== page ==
Woman celebrates paying off her student loans with funeral-themed photo shoot

PHOTO: Mandy Velez paid off her student debt, totaling over $100,000, this October, and she held a "funeral" to commemorate the occasionPlayMike Arrison Photography
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One New York woman is celebrating the "death" of her over $100,000 student debt with an amazing funeral-themed photo shoot. And she’s killing it – literally.

Mandy Velez, 27, a senior social media editor for The Daily Beast, commemorated paying off her $102,000 student loan debt this year with a photo shoot at Trinity Church Cemetery in lower Manhattan.

The photos show Velez donned in all black as she grins and holds up four silver balloons that spell out "102K."

PHOTO: Velezs debt started when she was a college student, and she paid it off in six years. Mike Arrison Photography
Velez's debt started when she was a college student, and she paid it off in six years.

"It feels great … It just feels nice to finally do something big for myself, and I don’t feel bad about it at all," Velez laughed as she told "Good Morning America."

Her debt started during her college days at California University of Pennsylvania and later, the University of Pittsburgh, where she graduated in 2013 with $75,000 dollars of debt -- not including interest.

"I was just flabbergasted by the amount of debt that I had accrued. I’ve always been a saver," Velez said.

In just six years, Velez managed to pay off the enormous student debt, including interest, but it came at a price.

For the first five years, she put $1,000 toward her loans every month. She said that she would prioritize her loan payments over "everything else," including rent, food and fun.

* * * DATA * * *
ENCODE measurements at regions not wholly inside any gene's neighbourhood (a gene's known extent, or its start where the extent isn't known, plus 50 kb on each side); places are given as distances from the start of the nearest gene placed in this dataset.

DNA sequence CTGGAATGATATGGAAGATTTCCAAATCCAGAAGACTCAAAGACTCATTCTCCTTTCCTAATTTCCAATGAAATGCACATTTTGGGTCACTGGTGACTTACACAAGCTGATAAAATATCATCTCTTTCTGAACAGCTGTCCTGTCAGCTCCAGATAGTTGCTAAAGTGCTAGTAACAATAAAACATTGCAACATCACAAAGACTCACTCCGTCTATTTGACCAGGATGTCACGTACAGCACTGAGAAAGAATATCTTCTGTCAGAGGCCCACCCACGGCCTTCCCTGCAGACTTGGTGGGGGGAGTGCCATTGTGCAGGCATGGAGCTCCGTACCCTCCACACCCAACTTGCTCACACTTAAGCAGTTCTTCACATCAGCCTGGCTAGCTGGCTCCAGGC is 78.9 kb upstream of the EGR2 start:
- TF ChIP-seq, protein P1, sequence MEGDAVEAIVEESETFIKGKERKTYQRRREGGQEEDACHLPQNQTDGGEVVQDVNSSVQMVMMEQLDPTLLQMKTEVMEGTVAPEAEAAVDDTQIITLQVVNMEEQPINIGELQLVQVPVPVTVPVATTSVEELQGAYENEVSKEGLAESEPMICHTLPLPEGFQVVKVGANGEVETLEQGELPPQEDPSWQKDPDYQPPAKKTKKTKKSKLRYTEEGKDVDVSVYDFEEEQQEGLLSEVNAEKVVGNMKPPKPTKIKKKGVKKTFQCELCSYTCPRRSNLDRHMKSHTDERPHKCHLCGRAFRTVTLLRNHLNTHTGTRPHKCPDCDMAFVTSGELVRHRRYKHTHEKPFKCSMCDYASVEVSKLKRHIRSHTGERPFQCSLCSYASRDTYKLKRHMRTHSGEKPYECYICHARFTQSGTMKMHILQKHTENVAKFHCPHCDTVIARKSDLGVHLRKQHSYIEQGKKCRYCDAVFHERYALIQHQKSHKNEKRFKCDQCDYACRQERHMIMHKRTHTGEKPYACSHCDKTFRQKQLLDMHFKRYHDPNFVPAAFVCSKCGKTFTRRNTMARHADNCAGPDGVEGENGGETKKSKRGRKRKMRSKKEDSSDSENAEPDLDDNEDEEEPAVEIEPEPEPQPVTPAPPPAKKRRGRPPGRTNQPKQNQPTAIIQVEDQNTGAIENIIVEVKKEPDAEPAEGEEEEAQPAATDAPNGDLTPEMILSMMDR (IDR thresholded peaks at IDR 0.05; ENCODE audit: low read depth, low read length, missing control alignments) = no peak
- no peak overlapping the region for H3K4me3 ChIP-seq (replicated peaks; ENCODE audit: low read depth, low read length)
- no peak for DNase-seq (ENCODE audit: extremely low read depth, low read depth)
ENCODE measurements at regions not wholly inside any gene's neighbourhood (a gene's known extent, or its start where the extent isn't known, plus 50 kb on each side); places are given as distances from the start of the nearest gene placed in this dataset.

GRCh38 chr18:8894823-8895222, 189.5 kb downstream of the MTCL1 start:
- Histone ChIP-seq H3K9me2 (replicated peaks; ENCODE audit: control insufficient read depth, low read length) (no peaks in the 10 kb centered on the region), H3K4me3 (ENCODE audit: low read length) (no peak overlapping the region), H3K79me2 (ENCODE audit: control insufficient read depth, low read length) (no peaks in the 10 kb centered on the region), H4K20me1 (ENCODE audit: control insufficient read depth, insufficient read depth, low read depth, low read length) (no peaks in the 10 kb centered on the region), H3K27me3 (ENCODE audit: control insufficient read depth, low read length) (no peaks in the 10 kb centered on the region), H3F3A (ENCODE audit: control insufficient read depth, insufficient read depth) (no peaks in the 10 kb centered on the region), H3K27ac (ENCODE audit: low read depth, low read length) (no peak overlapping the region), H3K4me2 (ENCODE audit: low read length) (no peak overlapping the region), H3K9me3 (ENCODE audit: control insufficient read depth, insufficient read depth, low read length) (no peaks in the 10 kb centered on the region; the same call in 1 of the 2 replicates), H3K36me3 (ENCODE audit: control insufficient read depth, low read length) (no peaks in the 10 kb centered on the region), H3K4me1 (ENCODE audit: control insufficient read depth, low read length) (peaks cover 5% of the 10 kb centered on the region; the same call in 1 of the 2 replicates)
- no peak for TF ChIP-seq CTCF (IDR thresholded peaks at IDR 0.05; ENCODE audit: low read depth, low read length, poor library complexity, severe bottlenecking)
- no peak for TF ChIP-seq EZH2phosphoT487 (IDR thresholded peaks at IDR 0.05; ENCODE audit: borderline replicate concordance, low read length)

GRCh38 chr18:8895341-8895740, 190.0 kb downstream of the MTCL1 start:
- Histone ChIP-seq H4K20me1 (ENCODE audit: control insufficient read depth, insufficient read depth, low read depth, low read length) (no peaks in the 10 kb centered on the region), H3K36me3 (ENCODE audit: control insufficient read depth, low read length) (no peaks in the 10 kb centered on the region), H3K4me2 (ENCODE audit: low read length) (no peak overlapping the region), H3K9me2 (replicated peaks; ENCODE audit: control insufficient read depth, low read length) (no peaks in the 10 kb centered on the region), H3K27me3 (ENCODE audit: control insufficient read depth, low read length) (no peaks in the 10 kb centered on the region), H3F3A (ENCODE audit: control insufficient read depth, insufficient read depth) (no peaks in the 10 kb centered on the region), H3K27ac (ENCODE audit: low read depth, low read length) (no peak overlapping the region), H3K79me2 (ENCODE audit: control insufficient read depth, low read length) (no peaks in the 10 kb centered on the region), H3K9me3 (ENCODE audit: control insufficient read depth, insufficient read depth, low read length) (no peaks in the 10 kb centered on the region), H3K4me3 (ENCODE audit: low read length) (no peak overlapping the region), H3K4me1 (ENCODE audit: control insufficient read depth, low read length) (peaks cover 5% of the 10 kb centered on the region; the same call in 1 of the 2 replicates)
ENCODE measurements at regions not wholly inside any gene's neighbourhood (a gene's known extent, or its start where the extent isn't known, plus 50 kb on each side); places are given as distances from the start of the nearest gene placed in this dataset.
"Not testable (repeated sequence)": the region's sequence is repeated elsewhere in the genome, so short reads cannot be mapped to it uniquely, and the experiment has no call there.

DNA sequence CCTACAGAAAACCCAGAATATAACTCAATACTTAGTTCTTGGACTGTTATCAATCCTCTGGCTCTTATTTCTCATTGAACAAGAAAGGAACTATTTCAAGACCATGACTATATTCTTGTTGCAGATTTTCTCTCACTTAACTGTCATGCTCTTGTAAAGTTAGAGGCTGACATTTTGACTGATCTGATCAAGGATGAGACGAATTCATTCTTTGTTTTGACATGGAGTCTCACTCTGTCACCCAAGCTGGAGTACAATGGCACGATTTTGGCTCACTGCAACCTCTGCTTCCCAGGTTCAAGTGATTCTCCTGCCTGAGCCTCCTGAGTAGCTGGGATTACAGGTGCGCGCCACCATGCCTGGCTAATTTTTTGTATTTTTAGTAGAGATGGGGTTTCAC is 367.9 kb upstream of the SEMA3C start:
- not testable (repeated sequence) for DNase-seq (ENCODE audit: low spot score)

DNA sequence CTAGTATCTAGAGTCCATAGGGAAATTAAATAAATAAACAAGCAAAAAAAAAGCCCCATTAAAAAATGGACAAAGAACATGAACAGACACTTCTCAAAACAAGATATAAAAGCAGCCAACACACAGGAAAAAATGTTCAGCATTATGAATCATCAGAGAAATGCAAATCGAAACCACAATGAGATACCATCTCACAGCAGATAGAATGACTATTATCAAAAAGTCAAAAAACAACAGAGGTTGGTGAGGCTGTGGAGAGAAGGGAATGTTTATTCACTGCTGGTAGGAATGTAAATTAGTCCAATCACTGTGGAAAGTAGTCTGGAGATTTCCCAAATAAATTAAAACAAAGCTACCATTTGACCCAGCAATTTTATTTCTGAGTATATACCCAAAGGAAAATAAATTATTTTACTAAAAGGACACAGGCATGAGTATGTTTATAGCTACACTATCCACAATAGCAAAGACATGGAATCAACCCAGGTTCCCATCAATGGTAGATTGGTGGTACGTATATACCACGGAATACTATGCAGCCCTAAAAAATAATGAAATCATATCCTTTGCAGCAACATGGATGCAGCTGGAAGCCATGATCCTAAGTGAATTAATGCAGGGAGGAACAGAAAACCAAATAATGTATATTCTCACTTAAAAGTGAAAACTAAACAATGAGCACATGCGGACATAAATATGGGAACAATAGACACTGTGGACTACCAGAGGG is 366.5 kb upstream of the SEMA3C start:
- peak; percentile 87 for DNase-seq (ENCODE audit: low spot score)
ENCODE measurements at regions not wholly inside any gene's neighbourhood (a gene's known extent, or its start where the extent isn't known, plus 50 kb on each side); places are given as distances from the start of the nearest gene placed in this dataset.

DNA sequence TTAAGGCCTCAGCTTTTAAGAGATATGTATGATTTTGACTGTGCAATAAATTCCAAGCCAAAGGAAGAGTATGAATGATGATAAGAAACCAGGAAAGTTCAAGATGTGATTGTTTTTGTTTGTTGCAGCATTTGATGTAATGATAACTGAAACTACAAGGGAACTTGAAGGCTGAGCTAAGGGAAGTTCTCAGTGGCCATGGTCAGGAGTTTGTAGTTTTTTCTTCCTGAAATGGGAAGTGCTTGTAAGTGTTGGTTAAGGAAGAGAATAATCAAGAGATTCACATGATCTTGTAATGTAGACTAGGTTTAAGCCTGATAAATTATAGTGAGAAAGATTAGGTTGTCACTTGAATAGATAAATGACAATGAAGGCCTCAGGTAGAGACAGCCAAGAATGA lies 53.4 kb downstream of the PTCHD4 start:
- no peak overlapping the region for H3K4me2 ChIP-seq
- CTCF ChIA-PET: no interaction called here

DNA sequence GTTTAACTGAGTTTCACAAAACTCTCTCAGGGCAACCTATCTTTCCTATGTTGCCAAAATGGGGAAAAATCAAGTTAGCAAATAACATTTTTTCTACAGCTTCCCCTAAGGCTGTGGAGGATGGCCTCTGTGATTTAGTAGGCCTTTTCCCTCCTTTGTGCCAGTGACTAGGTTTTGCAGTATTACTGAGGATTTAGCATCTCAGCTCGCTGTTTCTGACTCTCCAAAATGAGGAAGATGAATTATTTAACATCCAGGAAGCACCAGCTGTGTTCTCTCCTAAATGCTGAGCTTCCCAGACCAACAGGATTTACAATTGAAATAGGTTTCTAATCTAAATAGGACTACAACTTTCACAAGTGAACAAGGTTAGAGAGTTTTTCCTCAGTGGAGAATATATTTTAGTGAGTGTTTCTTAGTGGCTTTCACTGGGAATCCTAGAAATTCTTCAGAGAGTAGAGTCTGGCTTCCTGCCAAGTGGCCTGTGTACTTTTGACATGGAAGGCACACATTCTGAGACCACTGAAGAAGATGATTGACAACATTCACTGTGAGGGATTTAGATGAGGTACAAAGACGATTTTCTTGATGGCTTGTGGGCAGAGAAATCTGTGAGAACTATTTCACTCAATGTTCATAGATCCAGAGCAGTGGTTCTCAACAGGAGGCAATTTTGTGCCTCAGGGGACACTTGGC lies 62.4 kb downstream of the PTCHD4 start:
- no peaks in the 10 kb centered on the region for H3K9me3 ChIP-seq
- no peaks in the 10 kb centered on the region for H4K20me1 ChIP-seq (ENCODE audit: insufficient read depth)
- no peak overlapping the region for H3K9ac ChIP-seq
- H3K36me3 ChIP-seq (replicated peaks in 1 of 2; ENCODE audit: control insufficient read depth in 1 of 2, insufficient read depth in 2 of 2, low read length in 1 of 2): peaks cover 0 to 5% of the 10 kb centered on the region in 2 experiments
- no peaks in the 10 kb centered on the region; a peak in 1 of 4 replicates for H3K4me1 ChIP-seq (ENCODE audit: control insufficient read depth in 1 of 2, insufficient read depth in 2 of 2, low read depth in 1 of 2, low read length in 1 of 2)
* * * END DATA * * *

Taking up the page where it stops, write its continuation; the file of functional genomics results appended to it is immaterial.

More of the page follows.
"It was hard when my friends were doing something special that I had to say 'no' to or put in extra work on the side to make up that money," Velez said.

But last fall, she made a choice. After growing frustrated by the tenacity of her student loans, despite her hard work, she said she decided to up the ante in her quest to "kill" her debt.

PHOTO: Last January, Velez had $32,000 left to pay off, so she started working side gigs to bring in extra income. Mike Arrison Photography
Last January, Velez had $32,000 left to pay off, so she started working side gigs to bring in extra income.

"That’s when the fire really started," Velez said.

She promised herself that she would pay off her student loans by the time she was 30. She turns 28 this week.

In January, she had about $32,000 left, so she started cutting back even further and working side gigs, like dog walking and as a TV extra.

In less than a year, that remaining $32,000 -- and now her whole student debt -- was gone.

"I feel like it gives people, including myself, this euphoria of like, ‘someone beat the system,’ and they’re rubbing it in its face," Velez said.

The shoot's photographer, Mike Arrison of Mike Arrison Photography, has known Velez since high school. He said that when she reached out to him with her idea, he loved it immediately.

"When people talk about student loans, it’s rarely ever in a celebratory, inspirational manner," Arrison told "Good Morning America."

Both Velez and Arrison intended the photo shoot’s location of a cemetery in the Financial District to symbolize a sort of "American dream" in Velez’s payment success. To Arrison, the photo shoot should be inspirational, but also a little "horrifying."

"Seeing that [102K] number next to how young she is … I want people to be horrified at the fact that this is something that is a cause for celebration," Arrison said.

Arrison himself struggles with student debt, and said he currently lives at home in Philadelphia in part because of his loans.

"Frankly, I’d be hard-pressed to think of anyone within my age and friend group that isn’t struggling [with student loans] in some manner," Arrison said.

Velez took to social media to showcase the photos and make the announcement. She said that the overwhelmingly positive reaction has meant a lot to her, and she hopes that as her photos inspire others, they will also shed light on a very serious issue.

"I hope that if [others with student debt] are able, they’re inspired to tackle their student loans in the best ways that they can," Velez said. "Or if people don’t have student loans, I hope that they understand the burden that it is on people who have them and the ridiculous things that it takes to finally kill them."